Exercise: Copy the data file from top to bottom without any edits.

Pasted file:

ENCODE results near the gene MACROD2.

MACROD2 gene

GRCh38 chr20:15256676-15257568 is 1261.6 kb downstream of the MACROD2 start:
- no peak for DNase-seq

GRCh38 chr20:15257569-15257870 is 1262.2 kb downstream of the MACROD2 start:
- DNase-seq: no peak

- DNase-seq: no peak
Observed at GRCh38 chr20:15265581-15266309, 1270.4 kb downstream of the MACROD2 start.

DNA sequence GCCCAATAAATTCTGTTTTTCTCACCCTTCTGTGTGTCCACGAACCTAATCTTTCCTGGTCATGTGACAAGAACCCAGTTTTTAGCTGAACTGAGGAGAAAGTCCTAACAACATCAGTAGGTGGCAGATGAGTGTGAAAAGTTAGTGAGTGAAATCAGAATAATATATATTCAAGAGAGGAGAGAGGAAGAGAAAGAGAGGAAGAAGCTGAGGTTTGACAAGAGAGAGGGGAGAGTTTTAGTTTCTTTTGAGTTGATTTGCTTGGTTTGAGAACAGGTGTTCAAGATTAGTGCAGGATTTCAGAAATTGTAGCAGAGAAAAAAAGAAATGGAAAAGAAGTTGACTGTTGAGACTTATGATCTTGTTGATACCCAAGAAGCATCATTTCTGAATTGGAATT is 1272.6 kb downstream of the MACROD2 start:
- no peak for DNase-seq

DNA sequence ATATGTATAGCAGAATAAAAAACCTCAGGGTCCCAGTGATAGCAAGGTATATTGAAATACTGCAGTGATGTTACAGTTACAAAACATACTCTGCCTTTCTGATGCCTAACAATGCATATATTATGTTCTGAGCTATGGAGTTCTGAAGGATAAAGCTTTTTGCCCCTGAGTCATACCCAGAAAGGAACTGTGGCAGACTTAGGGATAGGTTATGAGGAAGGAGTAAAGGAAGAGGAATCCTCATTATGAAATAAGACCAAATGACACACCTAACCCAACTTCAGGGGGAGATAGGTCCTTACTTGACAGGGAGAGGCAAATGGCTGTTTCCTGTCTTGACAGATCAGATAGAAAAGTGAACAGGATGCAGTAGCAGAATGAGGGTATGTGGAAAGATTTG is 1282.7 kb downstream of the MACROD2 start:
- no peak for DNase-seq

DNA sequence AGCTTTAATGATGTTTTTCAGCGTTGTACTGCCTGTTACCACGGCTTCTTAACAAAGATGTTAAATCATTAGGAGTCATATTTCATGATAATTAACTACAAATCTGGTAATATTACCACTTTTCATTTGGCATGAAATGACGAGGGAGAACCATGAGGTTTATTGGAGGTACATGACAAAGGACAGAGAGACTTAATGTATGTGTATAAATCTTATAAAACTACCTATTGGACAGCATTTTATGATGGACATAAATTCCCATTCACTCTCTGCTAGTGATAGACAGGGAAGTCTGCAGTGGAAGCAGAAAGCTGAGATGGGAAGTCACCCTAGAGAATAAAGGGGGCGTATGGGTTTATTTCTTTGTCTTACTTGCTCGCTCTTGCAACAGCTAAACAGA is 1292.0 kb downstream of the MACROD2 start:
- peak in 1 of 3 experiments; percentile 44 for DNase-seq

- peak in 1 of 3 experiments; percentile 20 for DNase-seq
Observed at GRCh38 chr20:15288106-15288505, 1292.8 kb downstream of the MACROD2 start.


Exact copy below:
ENCODE results near the gene MACROD2.

MACROD2 gene

GRCh38 chr20:15256676-15257568 is 1261.6 kb downstream of the MACROD2 start:
- no peak for DNase-seq

GRCh38 chr20:15257569-15257870 is 1262.2 kb downstream of the MACROD2 start:
- DNase-seq: no peak

- DNase-seq: no peak
Observed at GRCh38 chr20:15265581-15266309, 1270.4 kb downstream of the MACROD2 start.

DNA sequence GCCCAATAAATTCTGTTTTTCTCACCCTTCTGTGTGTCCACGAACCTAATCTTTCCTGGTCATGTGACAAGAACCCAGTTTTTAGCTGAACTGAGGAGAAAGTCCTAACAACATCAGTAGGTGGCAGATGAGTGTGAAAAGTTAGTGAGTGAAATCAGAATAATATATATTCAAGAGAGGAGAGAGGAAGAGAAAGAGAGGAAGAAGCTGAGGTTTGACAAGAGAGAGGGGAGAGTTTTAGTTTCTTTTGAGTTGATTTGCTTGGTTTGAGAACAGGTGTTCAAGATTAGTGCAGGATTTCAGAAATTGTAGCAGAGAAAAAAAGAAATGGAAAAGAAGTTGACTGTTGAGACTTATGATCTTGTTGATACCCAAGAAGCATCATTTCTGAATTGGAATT is 1272.6 kb downstream of the MACROD2 start:
- no peak for DNase-seq

DNA sequence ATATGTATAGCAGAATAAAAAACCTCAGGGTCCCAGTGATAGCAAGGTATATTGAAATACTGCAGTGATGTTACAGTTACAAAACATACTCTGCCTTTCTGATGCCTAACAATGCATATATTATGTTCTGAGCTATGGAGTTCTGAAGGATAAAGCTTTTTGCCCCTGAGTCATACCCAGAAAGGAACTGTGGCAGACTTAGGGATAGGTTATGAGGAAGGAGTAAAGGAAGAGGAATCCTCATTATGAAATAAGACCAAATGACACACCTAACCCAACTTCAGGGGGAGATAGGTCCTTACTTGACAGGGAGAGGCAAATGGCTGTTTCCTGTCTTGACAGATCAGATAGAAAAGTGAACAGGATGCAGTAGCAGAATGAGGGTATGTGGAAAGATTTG is 1282.7 kb downstream of the MACROD2 start:
- no peak for DNase-seq

DNA sequence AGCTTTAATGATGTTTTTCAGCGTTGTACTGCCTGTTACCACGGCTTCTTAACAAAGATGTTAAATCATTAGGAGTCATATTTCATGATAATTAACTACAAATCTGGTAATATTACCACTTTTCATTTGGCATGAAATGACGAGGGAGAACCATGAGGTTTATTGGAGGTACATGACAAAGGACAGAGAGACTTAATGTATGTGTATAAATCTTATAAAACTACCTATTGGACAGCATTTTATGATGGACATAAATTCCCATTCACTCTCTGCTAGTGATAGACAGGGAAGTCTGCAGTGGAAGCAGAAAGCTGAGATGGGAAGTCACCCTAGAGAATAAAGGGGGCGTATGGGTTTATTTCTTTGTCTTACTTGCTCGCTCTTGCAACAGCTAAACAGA is 1292.0 kb downstream of the MACROD2 start:
- peak in 1 of 3 experiments; percentile 44 for DNase-seq

- peak in 1 of 3 experiments; percentile 20 for DNase-seq
Observed at GRCh38 chr20:15288106-15288505, 1292.8 kb downstream of the MACROD2 start.